hy is a Seattle-based, right-wing think tank trying to change the rules for the Spokane City Council? That’s the question city voters should be asking as they ponder Proposition 2 on the Feb. 12 ballot.
In a column in the Spokesman-Review Sunday, the Washington Policy Center’s Chris Cargill joined outgoing City Councilwoman Nancy McLaughlin in encouraging Spokane voters to switch all city council votes on revenue changes to a supermajority — requiring five votes instead of four to pass. It’s odd that McLaughlin would be for cutting the power on the institution she served for eight years, but it’s even stranger that Mayor David Condon put his name on the endorsement, too. More on that in a minute.
What we have here is another solution in search of a problem. How often has the city council enacted revenue increases without agonizing deliberations? And the mayor already has the power to veto any decision, requiring five council votes to override that veto. The system works just fine.
Here’s what’s happening: The state Republican Party is whiffing big-time statewide, so they’re looking to places like Spokane to knee-cap government. The Washington Policy Center claims to be “non-partisan,” but independent analyses show their secret funding comes from the usual suspects of right-wing foundations that spend millions to curb government’s power to enact environmental regulations and to fund social welfare programs.
Non-partisan… Somebody else uses that word… Oh yeah, David Condon put it on his yard signs. I’m generally impressed by Condon’s first year — he has brought a steady, methodical approach to the job. But for his own political good, he should not have joined this fight. Why not? It gives off the appearance that he’s carrying water for the state and national GOP — a fear many voters already had about him. Also, Prop. 2 trims the council’s influence, making the move look like your basic, everyday power grab.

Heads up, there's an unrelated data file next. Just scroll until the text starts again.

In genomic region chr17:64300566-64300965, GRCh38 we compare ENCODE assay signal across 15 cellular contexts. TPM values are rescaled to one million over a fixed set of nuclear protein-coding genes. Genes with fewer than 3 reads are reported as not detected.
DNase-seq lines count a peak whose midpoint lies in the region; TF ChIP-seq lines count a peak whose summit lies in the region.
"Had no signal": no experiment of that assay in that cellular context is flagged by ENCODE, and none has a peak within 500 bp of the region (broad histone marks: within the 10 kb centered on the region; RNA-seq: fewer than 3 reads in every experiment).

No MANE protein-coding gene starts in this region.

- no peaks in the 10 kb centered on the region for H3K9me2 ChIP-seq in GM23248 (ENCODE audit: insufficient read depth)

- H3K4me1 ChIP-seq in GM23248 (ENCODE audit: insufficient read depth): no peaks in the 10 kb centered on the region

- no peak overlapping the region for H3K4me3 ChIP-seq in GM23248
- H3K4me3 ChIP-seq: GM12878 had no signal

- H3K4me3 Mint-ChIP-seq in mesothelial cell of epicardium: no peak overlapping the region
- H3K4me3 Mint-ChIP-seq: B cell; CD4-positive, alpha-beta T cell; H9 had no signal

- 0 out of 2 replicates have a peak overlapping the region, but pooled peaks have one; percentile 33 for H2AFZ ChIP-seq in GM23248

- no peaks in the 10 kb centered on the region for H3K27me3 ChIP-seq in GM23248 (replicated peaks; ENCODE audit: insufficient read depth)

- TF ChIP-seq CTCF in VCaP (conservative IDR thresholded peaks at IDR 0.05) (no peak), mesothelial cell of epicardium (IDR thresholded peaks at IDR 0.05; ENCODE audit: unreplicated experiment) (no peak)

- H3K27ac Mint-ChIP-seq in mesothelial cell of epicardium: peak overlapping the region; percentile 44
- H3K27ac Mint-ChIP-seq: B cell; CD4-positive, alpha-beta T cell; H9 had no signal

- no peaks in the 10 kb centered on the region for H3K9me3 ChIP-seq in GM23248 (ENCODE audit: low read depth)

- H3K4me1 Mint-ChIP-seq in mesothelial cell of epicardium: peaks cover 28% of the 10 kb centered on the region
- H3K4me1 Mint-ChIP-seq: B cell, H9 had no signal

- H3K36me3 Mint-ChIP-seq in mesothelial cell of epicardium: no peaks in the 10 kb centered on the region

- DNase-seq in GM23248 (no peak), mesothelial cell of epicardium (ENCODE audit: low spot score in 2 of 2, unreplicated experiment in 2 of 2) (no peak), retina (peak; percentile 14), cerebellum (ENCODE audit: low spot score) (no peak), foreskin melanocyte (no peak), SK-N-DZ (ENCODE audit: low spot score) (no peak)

Again, this is not something that comes up every week, but there’s a principle at stake — democracy. If you want to see what supermajority requirements can do, check out the U.S. Senate, where one senator can grind American progress to dust. And under Prop. 2, our city council could be just two more Mike Fagans away from bringing Spokane to a screeching to halt.
Prop. 2 fits my candy-for-dinner test perfectly. If I ask my kids if they’d rather have veggies or candy for dinner, the answer is candy every time. It’s the same with every promise of low taxes put on any ballot: “Candy, please!”
But if Spokane voters decide they’re happy with the system we created, and that we trust our elected leaders to do their jobs thoughtfully, maybe this time we can choose our vegetables instead.